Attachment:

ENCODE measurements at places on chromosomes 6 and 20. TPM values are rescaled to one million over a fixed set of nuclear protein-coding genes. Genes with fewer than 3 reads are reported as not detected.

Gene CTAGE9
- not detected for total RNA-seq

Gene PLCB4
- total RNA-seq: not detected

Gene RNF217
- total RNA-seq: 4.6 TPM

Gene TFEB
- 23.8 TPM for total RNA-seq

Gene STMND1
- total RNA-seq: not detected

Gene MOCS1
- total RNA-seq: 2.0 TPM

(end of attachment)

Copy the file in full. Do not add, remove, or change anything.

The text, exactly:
ENCODE measurements at places on chromosomes 6 and 20. TPM values are rescaled to one million over a fixed set of nuclear protein-coding genes. Genes with fewer than 3 reads are reported as not detected.

Gene CTAGE9
- not detected for total RNA-seq

Gene PLCB4
- total RNA-seq: not detected

Gene RNF217
- total RNA-seq: 4.6 TPM

Gene TFEB
- 23.8 TPM for total RNA-seq

Gene STMND1
- total RNA-seq: not detected

Gene MOCS1
- total RNA-seq: 2.0 TPM